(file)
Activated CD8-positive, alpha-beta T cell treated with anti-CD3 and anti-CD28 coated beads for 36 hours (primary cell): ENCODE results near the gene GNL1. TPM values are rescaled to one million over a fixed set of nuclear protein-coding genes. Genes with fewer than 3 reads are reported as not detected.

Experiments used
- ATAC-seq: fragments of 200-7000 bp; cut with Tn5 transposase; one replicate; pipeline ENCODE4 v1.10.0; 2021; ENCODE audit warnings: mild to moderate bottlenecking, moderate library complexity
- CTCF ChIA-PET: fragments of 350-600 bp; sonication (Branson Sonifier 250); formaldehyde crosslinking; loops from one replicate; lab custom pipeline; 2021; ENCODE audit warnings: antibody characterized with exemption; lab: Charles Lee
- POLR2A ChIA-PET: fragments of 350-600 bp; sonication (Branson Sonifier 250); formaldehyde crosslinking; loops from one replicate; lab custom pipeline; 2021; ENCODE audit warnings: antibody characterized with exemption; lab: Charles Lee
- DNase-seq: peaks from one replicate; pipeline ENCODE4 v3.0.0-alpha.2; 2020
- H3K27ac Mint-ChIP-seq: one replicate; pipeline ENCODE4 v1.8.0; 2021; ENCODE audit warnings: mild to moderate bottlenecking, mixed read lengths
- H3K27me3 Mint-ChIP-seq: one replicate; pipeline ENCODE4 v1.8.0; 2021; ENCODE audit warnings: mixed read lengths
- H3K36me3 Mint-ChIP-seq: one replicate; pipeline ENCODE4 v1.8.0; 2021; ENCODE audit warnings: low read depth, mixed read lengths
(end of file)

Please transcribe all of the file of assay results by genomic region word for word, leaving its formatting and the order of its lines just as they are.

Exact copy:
Activated CD8-positive, alpha-beta T cell treated with anti-CD3 and anti-CD28 coated beads for 36 hours (primary cell): ENCODE results near the gene GNL1. TPM values are rescaled to one million over a fixed set of nuclear protein-coding genes. Genes with fewer than 3 reads are reported as not detected.

Experiments used
- ATAC-seq: fragments of 200-7000 bp; cut with Tn5 transposase; one replicate; pipeline ENCODE4 v1.10.0; 2021; ENCODE audit warnings: mild to moderate bottlenecking, moderate library complexity
- CTCF ChIA-PET: fragments of 350-600 bp; sonication (Branson Sonifier 250); formaldehyde crosslinking; loops from one replicate; lab custom pipeline; 2021; ENCODE audit warnings: antibody characterized with exemption; lab: Charles Lee
- POLR2A ChIA-PET: fragments of 350-600 bp; sonication (Branson Sonifier 250); formaldehyde crosslinking; loops from one replicate; lab custom pipeline; 2021; ENCODE audit warnings: antibody characterized with exemption; lab: Charles Lee
- DNase-seq: peaks from one replicate; pipeline ENCODE4 v3.0.0-alpha.2; 2020
- H3K27ac Mint-ChIP-seq: one replicate; pipeline ENCODE4 v1.8.0; 2021; ENCODE audit warnings: mild to moderate bottlenecking, mixed read lengths
- H3K27me3 Mint-ChIP-seq: one replicate; pipeline ENCODE4 v1.8.0; 2021; ENCODE audit warnings: mixed read lengths
- H3K36me3 Mint-ChIP-seq: one replicate; pipeline ENCODE4 v1.8.0; 2021; ENCODE audit warnings: low read depth, mixed read lengths